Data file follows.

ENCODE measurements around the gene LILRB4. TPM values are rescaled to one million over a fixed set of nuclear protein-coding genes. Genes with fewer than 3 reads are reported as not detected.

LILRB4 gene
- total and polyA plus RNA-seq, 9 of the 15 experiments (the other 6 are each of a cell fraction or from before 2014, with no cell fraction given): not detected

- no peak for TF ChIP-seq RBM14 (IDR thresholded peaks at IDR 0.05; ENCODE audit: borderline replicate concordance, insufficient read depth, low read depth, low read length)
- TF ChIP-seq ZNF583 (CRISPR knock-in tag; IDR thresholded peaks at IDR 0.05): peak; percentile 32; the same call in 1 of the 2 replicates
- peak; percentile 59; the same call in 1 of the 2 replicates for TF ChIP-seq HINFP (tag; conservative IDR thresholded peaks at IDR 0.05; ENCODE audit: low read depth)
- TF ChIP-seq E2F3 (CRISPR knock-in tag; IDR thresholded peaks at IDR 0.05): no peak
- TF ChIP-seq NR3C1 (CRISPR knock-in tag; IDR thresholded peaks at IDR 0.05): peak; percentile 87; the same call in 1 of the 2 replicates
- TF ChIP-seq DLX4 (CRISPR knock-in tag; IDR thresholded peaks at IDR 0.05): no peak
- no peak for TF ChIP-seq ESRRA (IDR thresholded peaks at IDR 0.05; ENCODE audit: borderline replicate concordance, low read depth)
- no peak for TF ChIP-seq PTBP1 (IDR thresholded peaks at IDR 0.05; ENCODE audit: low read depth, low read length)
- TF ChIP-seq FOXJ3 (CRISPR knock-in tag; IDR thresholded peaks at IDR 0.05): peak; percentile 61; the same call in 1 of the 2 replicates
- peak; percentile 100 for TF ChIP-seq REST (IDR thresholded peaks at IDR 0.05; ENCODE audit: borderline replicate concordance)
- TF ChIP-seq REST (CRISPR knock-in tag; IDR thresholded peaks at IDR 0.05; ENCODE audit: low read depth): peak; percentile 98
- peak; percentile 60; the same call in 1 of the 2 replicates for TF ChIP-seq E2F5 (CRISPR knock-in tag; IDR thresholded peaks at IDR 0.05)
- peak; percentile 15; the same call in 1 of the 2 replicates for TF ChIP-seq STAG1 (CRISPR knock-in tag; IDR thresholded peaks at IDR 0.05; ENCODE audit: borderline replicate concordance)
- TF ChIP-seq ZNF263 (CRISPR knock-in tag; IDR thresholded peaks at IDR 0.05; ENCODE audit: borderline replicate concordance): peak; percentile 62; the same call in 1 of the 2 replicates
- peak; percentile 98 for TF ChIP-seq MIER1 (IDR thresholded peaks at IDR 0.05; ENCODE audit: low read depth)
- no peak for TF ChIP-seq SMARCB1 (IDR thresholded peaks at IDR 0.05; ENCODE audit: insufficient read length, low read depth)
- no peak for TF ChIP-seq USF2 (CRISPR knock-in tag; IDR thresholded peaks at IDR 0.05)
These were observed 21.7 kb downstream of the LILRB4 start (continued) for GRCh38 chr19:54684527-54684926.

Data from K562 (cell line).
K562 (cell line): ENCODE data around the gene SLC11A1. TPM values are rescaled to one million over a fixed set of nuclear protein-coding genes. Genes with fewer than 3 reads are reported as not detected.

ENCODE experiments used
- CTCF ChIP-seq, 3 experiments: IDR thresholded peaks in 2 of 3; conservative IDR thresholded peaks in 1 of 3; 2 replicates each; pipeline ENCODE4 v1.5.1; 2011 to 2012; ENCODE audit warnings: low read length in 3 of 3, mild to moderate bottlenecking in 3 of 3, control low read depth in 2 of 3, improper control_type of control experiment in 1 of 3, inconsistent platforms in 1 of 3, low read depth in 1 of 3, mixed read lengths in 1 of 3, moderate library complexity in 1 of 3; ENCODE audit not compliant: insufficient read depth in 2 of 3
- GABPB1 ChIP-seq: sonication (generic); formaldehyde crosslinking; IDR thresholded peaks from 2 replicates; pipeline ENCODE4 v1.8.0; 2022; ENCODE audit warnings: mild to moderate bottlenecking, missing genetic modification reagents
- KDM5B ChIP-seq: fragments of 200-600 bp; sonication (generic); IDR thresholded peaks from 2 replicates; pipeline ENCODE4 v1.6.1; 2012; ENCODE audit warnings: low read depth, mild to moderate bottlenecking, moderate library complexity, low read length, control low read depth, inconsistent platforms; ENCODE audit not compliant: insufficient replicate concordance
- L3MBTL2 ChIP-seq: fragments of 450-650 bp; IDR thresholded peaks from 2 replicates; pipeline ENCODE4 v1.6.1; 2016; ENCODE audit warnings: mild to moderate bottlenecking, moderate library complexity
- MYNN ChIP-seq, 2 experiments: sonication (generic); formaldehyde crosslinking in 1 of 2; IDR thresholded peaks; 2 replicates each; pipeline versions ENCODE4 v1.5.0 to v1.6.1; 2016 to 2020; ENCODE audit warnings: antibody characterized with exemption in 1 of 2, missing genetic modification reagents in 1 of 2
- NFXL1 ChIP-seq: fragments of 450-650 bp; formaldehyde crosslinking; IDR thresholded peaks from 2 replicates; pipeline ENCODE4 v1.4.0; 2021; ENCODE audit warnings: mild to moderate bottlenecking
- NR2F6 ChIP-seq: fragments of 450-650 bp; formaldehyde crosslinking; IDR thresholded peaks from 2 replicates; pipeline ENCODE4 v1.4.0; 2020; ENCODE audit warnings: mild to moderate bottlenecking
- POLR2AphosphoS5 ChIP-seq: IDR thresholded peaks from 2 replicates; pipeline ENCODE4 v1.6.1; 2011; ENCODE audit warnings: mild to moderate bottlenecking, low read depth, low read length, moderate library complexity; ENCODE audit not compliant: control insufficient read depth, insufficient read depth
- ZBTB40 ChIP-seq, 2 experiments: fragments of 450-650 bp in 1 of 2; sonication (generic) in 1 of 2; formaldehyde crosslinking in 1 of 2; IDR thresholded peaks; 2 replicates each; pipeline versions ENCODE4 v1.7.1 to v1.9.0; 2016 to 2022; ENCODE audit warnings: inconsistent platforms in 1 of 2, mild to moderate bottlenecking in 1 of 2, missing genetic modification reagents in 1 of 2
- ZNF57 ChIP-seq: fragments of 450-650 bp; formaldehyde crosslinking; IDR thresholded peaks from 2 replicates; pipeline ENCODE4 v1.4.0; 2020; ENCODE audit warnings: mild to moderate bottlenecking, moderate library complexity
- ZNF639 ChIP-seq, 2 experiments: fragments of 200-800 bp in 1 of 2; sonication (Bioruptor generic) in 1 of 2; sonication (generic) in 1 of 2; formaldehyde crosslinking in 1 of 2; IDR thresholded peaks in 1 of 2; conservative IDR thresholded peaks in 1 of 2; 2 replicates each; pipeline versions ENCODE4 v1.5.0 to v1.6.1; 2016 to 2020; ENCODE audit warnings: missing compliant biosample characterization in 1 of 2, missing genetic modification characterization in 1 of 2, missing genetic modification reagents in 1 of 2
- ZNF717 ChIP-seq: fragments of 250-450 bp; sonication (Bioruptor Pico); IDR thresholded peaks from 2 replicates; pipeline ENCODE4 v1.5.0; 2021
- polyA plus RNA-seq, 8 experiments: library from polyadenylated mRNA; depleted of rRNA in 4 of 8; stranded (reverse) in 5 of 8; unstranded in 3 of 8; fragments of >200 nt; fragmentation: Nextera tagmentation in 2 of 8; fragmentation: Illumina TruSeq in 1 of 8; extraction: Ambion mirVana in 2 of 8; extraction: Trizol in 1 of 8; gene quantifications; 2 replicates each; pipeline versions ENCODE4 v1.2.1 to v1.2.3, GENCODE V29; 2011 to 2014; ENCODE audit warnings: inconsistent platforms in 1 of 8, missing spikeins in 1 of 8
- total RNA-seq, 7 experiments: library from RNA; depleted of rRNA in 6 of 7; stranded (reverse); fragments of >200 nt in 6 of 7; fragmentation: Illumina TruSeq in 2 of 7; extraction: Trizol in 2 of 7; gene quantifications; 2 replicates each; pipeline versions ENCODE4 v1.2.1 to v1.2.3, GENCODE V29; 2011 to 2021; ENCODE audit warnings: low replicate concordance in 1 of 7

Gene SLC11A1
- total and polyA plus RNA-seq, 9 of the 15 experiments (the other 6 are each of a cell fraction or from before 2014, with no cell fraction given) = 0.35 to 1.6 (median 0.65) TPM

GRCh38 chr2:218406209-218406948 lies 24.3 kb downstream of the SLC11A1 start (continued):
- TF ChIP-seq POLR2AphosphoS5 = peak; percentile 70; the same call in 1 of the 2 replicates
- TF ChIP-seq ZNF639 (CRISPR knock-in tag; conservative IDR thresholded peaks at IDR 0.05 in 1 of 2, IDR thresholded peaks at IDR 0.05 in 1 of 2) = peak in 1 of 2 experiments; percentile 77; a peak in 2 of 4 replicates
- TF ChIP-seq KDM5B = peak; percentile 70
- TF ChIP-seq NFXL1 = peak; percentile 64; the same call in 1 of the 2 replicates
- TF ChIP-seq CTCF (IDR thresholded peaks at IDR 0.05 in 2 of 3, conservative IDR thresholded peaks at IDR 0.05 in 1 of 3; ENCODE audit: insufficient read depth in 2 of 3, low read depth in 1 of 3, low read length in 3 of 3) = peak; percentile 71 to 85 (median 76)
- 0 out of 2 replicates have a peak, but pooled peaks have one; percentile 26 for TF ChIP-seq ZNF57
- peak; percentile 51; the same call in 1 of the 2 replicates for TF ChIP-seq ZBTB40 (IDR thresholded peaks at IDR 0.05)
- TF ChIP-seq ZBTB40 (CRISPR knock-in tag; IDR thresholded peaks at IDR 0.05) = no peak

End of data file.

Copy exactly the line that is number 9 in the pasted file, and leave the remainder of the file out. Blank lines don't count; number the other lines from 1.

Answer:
- TF ChIP-seq DLX4 (CRISPR knock-in tag; IDR thresholded peaks at IDR 0.05): no peak